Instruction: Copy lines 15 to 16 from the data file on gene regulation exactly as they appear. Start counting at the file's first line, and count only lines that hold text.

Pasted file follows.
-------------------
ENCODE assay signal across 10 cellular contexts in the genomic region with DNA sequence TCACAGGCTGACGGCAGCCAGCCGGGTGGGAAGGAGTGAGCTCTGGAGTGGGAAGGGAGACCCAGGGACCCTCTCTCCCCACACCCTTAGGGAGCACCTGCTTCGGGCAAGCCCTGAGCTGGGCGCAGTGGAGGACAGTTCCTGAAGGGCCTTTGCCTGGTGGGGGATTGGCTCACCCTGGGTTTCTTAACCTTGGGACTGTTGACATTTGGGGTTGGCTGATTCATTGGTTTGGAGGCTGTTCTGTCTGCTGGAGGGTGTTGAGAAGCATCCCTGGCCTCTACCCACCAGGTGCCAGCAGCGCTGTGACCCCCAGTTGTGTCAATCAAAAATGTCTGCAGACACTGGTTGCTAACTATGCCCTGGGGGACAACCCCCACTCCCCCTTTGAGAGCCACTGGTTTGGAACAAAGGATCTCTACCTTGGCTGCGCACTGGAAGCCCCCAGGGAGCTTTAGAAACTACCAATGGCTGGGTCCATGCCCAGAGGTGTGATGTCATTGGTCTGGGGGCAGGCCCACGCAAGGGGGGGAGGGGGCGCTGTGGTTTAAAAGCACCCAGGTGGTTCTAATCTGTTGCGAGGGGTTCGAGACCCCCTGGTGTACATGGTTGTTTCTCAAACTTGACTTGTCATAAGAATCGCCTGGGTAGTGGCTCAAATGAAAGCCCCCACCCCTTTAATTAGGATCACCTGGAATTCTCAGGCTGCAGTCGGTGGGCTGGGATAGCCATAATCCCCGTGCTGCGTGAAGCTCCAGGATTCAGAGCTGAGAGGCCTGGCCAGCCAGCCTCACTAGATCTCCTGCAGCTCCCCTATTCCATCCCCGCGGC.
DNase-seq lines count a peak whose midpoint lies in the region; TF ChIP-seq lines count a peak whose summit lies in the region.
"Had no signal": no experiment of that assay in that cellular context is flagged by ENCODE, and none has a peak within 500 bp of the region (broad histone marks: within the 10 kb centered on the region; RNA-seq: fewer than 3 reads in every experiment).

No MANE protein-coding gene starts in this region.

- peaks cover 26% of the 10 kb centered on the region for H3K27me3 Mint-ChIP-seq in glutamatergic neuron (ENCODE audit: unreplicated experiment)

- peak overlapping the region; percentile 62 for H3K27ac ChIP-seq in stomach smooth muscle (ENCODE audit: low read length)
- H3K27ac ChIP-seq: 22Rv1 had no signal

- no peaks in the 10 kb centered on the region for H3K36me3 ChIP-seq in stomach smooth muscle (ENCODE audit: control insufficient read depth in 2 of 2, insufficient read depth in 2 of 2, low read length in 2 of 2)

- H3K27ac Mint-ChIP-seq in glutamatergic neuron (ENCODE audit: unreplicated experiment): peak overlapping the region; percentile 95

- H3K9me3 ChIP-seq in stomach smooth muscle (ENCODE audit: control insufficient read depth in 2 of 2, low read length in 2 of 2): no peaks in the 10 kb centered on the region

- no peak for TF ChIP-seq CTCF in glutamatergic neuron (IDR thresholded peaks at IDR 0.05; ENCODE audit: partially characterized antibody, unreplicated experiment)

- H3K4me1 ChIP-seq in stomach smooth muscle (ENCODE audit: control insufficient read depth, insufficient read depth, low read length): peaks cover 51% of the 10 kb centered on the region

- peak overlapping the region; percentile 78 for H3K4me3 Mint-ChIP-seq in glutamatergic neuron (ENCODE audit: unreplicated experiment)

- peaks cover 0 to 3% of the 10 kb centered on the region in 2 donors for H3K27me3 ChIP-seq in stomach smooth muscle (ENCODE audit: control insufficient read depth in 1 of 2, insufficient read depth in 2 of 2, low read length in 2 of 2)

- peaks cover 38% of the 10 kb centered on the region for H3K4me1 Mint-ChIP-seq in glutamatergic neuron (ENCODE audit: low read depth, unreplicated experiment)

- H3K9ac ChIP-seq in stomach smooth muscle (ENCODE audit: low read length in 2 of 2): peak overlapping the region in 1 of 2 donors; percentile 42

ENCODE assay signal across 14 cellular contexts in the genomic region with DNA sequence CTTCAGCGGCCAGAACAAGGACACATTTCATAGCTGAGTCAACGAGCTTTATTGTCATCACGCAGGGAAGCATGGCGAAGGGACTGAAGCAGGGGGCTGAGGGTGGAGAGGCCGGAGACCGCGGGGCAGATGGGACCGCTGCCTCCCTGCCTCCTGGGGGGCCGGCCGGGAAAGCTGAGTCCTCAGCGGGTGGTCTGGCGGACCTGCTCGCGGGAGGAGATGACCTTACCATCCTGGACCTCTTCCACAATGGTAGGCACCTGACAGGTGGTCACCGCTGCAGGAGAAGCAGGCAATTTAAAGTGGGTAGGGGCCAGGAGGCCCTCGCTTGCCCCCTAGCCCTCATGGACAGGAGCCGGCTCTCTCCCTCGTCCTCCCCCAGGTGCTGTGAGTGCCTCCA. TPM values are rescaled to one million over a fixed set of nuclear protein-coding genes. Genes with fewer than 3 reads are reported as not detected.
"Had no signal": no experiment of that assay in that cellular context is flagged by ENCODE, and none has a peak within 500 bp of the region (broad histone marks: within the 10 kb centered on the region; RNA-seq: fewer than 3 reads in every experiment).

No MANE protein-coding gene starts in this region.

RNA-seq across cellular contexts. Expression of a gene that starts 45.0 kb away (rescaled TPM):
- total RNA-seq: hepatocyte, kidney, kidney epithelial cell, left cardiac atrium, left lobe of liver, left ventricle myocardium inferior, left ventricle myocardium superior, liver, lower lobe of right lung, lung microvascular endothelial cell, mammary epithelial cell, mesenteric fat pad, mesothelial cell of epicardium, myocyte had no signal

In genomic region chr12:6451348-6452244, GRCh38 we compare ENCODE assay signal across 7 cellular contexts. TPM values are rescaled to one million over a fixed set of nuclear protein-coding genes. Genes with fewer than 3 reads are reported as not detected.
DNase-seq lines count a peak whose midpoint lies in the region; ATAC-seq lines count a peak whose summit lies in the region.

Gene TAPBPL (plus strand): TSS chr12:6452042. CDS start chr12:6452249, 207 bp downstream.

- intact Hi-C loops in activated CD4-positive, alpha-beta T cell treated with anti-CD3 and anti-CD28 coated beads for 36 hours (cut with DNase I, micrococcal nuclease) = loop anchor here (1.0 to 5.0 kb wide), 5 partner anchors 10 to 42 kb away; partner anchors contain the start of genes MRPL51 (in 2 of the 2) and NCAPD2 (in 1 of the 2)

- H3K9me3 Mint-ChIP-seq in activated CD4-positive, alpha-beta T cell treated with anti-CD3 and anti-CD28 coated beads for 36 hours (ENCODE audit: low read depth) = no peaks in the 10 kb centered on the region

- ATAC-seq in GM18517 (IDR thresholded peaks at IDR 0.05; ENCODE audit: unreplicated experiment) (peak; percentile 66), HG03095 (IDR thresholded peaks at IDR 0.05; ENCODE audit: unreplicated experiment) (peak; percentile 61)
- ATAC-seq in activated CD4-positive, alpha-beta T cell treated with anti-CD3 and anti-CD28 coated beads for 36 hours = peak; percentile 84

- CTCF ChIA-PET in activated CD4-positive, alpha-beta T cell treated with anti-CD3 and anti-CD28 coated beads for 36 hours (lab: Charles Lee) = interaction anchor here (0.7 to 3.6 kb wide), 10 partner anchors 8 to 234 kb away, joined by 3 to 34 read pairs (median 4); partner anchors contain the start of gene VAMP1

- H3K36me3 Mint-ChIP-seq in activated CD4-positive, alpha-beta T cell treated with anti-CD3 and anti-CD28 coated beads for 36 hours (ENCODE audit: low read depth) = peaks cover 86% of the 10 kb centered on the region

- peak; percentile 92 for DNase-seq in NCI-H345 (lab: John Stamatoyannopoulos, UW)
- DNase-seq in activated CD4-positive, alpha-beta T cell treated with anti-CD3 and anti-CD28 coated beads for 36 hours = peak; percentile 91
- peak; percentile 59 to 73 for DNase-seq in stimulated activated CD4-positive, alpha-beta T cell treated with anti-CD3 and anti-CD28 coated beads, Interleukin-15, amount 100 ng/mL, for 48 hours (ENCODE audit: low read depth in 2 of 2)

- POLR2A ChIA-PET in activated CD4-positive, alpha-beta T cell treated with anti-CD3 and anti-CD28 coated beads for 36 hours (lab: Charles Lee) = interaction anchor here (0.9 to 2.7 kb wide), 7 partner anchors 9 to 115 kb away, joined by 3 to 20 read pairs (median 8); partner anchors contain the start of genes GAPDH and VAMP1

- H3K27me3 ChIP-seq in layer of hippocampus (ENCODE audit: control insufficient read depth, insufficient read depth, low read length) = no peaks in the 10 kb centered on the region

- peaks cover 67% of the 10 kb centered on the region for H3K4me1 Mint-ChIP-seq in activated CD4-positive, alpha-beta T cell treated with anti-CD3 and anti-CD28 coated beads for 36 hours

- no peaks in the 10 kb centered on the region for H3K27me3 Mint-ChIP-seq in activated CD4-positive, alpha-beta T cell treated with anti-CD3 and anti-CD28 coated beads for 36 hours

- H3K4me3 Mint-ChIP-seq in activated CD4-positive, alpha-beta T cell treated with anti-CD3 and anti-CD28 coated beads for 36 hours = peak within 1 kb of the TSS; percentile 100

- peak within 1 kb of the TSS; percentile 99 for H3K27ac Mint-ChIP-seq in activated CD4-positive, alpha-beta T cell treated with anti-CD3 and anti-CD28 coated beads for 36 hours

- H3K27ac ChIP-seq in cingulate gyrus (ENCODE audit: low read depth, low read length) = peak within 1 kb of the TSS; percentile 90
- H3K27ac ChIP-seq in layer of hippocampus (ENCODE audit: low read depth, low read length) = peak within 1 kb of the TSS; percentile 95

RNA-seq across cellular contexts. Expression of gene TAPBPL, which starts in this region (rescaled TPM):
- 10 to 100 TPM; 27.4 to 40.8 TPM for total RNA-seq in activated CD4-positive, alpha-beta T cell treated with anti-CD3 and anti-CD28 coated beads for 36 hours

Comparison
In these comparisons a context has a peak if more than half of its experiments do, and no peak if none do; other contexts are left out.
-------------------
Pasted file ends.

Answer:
- peaks cover 38% of the 10 kb centered on the region for H3K4me1 Mint-ChIP-seq in glutamatergic neuron (ENCODE audit: low read depth, unreplicated experiment)

- H3K9ac ChIP-seq in stomach smooth muscle (ENCODE audit: low read length in 2 of 2): peak overlapping the region in 1 of 2 donors; percentile 42